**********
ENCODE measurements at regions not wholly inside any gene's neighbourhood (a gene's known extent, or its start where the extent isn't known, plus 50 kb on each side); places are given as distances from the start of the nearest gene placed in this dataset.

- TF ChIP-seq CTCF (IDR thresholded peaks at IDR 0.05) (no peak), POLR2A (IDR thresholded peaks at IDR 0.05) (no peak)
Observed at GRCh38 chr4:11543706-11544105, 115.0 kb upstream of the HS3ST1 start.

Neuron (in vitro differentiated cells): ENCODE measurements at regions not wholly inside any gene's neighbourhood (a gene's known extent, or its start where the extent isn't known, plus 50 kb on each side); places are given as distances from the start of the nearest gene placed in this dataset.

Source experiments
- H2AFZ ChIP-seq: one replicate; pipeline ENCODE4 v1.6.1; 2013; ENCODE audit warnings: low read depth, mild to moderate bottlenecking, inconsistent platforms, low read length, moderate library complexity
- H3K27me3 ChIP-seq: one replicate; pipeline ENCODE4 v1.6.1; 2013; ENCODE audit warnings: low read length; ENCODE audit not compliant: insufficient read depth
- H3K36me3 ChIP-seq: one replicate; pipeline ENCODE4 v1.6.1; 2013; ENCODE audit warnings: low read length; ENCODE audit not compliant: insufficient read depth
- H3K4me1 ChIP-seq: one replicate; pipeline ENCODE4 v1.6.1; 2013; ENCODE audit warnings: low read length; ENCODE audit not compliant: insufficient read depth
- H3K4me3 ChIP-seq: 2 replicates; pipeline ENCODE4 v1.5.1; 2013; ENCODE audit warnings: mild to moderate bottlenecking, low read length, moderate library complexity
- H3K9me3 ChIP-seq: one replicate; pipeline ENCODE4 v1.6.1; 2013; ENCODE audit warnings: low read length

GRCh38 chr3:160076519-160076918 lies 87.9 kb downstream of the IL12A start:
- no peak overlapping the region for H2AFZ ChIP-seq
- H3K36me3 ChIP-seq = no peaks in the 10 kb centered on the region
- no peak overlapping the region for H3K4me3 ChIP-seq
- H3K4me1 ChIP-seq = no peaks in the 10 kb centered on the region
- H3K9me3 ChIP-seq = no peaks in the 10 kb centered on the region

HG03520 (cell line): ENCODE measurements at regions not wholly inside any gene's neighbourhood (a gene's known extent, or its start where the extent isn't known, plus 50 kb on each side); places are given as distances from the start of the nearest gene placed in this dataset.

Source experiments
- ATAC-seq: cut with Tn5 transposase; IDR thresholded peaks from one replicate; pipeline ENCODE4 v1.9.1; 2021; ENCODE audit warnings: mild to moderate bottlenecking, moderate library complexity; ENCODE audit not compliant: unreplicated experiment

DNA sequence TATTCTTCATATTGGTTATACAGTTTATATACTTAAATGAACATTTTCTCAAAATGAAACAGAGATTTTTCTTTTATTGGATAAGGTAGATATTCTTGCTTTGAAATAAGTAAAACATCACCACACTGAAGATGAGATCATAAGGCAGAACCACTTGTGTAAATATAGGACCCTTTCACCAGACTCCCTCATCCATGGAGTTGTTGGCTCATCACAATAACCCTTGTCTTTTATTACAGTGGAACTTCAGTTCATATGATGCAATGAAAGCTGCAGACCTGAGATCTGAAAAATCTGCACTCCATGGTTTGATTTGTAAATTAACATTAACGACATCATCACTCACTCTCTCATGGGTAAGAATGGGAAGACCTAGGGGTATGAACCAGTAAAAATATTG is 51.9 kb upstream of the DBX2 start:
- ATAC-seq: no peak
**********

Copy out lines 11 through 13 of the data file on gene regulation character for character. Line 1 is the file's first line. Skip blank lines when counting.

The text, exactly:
- H3K9me3 ChIP-seq: one replicate; pipeline ENCODE4 v1.6.1; 2013; ENCODE audit warnings: low read length

GRCh38 chr3:160076519-160076918 lies 87.9 kb downstream of the IL12A start:
- no peak overlapping the region for H2AFZ ChIP-seq